Steven Clift just alerted me to a new report from the IBM Center for The Business of Government: A Manager’s Guide to Evaluating Citizen Participation (PDF), authored by Tina Nabatchi, Syracuse University.

I admit I haven’t fully read it yet, but a couple of issues jumped out that I wanted to point out really quick.

1) Terminology

First off, I like this explanation of the term “citizen participation” (page 6):

What is Citizen Participation?

Citizen participation can be broadly defined as the processes by which public concerns, needs, and values are incorporated into decision-making. Citizen participation happens in many places (e.g., civil society, electoral, legislative, and administrative arenas) and can take many forms (e.g., methods may range from information exchanges to democratic decision-making). […]

Citizen participation may be indirect or direct:

  • Indirect participation, such as voting or supporting advocacy groups, occurs when citizens select or work through representatives who make decisions for them .
  • Direct participation occurs when citizens are personally and actively engaged in decisionmaking

It appears that the term “citizen participation” as applied here is more narrow than civic engagement but considerably broader than public participation.

That’s why I don’t quite agree with the statement that “many of the assumptions behind the IAP2 and other organizing principles for citizen participation do not always hold” (page 7), as the side-by-side comparison of “Assumptions and Realities about Citizen Participation” (page 8) seems to slightly confuse the terminology.

For example, the table lists as an assumption that “[p]articipation is focused on decisionmaking and helps direct government allocation of resources” and  contrasts this with the reality that “[p]articipation can be done for reasons other than decisionmaking. Even when focused on decision-making, participation might not (and often need not) address resource allocation issues.”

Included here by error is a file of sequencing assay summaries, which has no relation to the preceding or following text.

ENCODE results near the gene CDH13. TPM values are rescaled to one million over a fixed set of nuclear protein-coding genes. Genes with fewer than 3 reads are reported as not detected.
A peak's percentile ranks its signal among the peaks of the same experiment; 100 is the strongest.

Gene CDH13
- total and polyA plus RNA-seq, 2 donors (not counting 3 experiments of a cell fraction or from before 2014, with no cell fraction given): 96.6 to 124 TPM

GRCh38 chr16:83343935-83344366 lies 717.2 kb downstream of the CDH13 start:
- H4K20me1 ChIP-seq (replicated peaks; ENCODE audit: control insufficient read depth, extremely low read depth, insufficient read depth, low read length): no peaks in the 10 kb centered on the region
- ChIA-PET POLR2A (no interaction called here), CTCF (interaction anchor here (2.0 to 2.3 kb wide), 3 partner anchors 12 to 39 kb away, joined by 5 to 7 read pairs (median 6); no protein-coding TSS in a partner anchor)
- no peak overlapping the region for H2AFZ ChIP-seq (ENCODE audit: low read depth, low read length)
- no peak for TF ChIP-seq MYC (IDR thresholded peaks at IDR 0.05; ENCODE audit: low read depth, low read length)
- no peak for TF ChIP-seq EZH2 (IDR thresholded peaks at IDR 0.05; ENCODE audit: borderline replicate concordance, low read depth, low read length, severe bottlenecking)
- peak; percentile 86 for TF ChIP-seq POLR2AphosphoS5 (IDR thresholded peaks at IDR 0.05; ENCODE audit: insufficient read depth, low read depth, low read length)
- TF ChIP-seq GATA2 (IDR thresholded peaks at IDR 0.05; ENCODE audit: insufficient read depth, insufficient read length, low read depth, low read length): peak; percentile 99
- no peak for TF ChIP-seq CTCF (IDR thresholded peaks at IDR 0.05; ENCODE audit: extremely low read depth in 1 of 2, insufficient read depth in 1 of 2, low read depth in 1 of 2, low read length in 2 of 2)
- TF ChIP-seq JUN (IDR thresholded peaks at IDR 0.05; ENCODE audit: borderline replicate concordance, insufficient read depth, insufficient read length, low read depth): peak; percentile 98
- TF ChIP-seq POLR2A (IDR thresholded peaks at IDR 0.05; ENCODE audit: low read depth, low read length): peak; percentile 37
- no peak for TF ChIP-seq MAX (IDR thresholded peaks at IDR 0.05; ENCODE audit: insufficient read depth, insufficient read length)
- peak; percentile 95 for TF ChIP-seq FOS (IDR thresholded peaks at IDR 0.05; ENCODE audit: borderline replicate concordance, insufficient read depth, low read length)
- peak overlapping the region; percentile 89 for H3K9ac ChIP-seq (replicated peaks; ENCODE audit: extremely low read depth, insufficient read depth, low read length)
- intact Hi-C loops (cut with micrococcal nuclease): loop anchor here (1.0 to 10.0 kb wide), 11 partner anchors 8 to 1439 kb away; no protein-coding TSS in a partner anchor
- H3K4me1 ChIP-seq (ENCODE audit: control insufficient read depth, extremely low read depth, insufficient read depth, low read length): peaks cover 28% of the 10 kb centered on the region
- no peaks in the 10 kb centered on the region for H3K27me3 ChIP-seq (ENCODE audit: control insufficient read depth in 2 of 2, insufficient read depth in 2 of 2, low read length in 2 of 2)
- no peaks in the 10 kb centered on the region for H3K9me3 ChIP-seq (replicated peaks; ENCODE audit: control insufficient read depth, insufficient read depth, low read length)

It’s true that “citizen participation” (as defined above) may not always focus on directly engaging citizens in decision making. “Public participation” as defined by IAP2, on the other hand, is always about decision making and the various levels the public can be directly involved. Furthermore, IAP2’s framework is not limited to resource allocation issues.

For more on this, see our previous posts on terminology (here, here) or browse the dictionary.

2) Mapping tools to IAp2 Spectrum impact levels

On pages 10-12, the report provides a number of examples of online and offline tools as they map to certain levels on the IAP2 Spectrum. This is something I’d love to work on in more detail at some point, especially to help categorize the many online tools out there. It’s been tried several times before but I haven’t quite seen it work.

The challenge, as I see it, is that most group processes or tools don’t map neatly to one level on the Spectrum or another. For example, Deliberative Polling and AmericaSpeaks 21st Century TownMeeting can fall on the Involve or Collaborate part of the Spectrum but only if the decision maker is on board. If, on the other hand, the process is used without a clear link to a decision making process then the Spectrum does not apply.

Both the 2007 CaliforniaSpeaks project (21st Century TownMeeting) and the 2011 What’s Next California project (Deliberative Polling) are examples where either process has been applied for opinion research and advocacy purposes but where the outcomes did not have any concrete impact in terms of decision making.

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At any rate, the main focus of the report is on evaluation and metrics and looks quite useful. Hope to dig in later tonight.